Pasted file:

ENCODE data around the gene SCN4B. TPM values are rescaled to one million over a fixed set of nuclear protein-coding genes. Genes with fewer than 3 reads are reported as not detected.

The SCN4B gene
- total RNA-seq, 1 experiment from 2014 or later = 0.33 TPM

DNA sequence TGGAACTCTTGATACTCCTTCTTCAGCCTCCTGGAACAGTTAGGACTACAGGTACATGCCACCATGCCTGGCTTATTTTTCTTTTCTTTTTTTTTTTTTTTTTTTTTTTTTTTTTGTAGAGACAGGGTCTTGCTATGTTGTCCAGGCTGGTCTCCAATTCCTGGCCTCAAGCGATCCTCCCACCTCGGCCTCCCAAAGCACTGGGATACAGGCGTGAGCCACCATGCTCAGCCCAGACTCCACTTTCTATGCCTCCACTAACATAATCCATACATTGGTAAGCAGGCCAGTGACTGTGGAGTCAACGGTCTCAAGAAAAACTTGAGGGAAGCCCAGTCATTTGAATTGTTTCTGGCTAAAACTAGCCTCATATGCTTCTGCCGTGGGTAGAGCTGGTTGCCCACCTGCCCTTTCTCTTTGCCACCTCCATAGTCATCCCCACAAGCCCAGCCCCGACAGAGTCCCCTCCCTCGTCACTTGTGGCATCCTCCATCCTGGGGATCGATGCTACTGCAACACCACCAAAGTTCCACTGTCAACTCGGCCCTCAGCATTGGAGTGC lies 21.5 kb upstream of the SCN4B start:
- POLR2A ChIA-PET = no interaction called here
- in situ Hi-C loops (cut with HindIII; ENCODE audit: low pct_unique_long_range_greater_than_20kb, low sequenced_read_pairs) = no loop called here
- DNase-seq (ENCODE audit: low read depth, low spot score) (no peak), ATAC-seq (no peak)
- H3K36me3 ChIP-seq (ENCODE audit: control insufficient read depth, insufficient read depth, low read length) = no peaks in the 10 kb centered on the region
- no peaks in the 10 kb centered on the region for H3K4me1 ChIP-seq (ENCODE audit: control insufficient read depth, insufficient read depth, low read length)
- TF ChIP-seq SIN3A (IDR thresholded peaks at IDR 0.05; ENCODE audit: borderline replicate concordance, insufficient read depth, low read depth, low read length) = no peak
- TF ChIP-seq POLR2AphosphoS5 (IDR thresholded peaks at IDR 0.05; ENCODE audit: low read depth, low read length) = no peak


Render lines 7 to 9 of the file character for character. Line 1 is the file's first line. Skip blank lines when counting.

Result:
- DNase-seq (ENCODE audit: low read depth, low spot score) (no peak), ATAC-seq (no peak)
- H3K36me3 ChIP-seq (ENCODE audit: control insufficient read depth, insufficient read depth, low read length) = no peaks in the 10 kb centered on the region
- no peaks in the 10 kb centered on the region for H3K4me1 ChIP-seq (ENCODE audit: control insufficient read depth, insufficient read depth, low read length)